As I was searching through federal court filings last week, I noticed a request to unseal a 13-year-old document filed by prosecutors.
“The reason for which the United States originally sought to have these documents sealed no longer exists and the documents can and should be unsealed,” Assistant U.S. Attorney P. Michael Cunningham wrote.
The motion was filed July 29 and granted the same day.
The now-unsealed document is below. At the very top, it says the filing is an application for “historical records of electronic communications.” What stopped me in my tracks was the name in the third line of the application, the same name signed on the last page:
Luna was an assistant U.S. attorney whose body was found in December 2003, face-down in a creek in central Pennsylvania with 36 stab wounds. The local coroner’s office ruled Luna’s death a homicide, but the FBI has said Luna was alone the night of his death. The investigation remains open.
Further down in the application was the name of the person whose cell phone records prosecutors wanted: Nacoe Ray Brown. Back in the summer of 2001, Brown had just been indicted on a string of bank robberies and attempted bank robberies from a few months earlier.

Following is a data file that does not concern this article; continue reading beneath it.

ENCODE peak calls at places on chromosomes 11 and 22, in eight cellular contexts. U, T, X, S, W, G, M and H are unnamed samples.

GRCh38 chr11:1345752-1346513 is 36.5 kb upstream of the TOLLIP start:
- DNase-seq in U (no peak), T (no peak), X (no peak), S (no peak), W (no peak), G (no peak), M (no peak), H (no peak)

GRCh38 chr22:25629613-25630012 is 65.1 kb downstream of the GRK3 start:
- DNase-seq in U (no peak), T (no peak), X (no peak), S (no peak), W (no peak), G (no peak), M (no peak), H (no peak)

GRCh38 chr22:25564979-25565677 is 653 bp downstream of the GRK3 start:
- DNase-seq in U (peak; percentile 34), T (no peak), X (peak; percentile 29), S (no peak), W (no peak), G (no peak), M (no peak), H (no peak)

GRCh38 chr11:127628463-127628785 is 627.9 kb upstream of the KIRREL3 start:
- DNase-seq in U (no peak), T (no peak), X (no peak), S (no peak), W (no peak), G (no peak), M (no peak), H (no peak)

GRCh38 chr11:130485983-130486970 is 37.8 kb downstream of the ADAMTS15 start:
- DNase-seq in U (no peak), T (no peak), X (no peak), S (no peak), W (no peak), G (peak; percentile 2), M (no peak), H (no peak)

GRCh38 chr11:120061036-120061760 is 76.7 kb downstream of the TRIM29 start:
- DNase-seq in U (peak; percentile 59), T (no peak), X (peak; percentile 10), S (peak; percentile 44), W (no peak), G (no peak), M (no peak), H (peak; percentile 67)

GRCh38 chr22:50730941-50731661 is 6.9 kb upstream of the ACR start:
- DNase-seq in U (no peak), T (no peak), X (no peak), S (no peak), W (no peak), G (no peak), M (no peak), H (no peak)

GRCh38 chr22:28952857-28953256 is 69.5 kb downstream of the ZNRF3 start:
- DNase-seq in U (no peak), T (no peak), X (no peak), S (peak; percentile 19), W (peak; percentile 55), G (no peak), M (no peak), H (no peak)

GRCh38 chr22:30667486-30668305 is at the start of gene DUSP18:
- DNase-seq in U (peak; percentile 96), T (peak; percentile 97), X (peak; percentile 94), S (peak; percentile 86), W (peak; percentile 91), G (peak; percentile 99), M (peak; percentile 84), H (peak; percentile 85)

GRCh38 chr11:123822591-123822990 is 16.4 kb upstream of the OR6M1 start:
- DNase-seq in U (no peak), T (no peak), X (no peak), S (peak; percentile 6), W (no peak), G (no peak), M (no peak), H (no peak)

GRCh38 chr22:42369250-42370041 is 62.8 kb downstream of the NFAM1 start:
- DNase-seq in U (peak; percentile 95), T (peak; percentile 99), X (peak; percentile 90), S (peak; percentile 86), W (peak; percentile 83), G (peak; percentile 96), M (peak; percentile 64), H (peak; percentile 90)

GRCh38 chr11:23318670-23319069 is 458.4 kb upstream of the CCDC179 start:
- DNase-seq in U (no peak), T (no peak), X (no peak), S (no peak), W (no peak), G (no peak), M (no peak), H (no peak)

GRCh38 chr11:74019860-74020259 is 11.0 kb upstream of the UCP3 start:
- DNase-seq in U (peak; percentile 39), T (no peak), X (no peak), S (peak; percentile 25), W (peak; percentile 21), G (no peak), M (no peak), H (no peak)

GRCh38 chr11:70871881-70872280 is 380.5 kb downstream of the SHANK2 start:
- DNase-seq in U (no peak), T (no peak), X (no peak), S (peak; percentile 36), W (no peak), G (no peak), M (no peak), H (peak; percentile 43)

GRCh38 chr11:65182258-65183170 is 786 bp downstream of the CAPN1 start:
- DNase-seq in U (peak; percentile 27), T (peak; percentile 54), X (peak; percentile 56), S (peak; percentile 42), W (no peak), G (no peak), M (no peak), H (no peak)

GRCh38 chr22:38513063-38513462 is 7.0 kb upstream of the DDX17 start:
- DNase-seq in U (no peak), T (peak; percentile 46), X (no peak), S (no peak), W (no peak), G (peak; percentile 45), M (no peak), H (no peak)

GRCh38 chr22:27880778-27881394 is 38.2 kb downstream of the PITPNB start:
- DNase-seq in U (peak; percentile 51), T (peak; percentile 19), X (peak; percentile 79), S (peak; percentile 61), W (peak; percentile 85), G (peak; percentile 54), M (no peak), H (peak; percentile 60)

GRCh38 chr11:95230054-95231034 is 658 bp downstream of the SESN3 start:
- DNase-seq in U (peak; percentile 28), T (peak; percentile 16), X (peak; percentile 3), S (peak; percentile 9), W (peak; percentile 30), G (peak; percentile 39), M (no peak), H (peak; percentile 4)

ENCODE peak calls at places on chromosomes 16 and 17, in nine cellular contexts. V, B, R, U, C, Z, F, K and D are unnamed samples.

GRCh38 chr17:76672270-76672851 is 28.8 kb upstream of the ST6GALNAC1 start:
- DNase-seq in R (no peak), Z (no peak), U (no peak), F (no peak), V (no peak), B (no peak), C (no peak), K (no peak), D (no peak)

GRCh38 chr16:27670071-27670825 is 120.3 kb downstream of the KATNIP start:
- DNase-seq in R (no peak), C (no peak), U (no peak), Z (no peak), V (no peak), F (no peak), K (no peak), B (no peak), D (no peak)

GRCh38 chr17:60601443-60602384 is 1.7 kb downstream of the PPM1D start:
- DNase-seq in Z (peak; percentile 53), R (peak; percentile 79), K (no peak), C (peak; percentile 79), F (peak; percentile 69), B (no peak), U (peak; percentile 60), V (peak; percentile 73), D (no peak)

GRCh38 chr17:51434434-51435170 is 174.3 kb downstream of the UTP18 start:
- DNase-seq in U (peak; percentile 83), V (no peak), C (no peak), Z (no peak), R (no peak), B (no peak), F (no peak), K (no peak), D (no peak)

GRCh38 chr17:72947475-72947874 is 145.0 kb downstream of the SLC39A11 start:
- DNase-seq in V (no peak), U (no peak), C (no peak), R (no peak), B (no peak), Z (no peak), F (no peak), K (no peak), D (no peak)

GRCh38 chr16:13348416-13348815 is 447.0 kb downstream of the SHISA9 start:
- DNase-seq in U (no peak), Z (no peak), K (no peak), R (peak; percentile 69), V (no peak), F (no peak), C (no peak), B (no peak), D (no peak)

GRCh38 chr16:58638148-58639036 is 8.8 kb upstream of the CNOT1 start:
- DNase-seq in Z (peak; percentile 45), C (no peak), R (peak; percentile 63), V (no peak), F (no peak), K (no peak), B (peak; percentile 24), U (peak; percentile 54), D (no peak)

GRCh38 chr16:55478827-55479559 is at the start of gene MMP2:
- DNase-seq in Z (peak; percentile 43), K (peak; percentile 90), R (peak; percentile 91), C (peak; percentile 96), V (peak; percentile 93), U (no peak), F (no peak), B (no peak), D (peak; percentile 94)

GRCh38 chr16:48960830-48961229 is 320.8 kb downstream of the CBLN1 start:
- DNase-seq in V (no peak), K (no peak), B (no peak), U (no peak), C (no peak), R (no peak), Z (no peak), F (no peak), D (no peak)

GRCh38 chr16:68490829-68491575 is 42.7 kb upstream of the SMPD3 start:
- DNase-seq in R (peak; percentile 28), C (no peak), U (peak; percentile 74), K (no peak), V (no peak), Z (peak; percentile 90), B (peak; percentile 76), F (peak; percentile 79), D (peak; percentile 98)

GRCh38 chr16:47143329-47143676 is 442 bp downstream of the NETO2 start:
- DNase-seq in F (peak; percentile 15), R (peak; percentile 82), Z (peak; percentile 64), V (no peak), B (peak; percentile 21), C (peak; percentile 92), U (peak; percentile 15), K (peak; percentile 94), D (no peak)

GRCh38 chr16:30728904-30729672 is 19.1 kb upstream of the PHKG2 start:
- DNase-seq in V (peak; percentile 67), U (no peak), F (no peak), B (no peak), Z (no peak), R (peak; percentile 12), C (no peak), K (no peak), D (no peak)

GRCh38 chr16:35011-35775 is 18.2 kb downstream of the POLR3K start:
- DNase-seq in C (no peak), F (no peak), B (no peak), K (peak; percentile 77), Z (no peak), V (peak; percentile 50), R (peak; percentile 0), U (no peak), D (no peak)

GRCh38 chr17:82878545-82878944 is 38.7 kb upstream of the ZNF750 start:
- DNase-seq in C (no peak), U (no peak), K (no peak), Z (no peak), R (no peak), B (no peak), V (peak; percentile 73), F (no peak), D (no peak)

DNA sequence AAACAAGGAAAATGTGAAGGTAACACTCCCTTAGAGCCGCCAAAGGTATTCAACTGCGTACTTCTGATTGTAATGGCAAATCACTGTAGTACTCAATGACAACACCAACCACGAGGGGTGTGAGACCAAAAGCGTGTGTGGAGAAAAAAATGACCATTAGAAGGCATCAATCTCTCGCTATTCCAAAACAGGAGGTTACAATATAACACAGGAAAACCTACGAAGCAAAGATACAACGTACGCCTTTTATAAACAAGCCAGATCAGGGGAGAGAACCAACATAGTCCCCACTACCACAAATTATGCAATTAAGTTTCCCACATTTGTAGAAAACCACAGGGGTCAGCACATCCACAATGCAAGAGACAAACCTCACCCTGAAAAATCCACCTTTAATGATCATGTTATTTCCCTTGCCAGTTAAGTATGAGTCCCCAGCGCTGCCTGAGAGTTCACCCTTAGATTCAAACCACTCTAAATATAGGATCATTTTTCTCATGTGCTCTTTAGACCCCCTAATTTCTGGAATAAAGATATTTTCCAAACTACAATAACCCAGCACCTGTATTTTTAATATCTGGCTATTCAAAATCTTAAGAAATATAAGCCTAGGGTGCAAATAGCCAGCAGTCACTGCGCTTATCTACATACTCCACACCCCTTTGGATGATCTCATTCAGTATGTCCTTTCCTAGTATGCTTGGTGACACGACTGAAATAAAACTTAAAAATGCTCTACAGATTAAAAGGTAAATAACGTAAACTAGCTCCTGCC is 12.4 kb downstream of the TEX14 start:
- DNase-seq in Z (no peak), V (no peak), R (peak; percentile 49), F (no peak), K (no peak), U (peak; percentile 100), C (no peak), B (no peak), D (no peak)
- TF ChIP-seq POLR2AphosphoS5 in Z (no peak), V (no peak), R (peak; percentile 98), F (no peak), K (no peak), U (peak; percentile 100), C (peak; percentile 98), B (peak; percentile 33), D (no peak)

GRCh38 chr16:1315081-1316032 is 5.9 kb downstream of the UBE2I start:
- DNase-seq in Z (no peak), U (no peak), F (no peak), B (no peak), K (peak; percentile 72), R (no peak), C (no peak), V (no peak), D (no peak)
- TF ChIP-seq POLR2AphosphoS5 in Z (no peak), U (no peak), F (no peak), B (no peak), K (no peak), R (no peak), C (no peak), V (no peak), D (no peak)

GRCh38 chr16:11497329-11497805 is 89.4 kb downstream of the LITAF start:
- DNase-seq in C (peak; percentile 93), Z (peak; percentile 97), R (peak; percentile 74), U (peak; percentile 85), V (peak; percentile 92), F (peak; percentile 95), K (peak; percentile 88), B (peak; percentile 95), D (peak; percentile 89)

Brown was convicted and sentenced to 25 years in prison in 2002. His trial was notable for the fact that $36,000 in cash used as evidence in the trial disappeared. According to a Baltimore Sun story from less than a week after Luna’s death:
The sources cautioned that nothing links Luna, 38, to the missing cash, or the money to his slaying. But the case stands out among Luna’s files, all of which were being closely examined as authorities continued to search for suspects in Thursday’s killing.
The money went missing “in transit between the courtroom and a government storage area,” The Sun reported. Luna signed an agreement with other lawyers in Brown’s case that all exhibits had been property returned, according to The Sun, which also quoted a “law enforcement source” saying Luna had about $25,000 in credit card debt at the time of his death.
With some context on the application for phone records, I had one question: Why did prosecutors unseal it after 13 years?
Marcia L. Murphy, a spokeswoman for the U.S. Attorney’s Office in Baltimore, said it was done in response to a Freedom of Information Act request. She did not know who requested the information because all FOIA requests for the office are handled by the Department of Justice.
Wyn Hornbuckle, a spokesman for the department, said Friday officials there would not tell me who requested the application. He cited an exemption in FOIA that allows federal officials to withhold “information involving personal privacy.”
In other words, I’ll need to file a FOIA request to see who filed a FOIA request to see an application for cell phone records filed by Jonathan Luna.
I’ll keep you posted.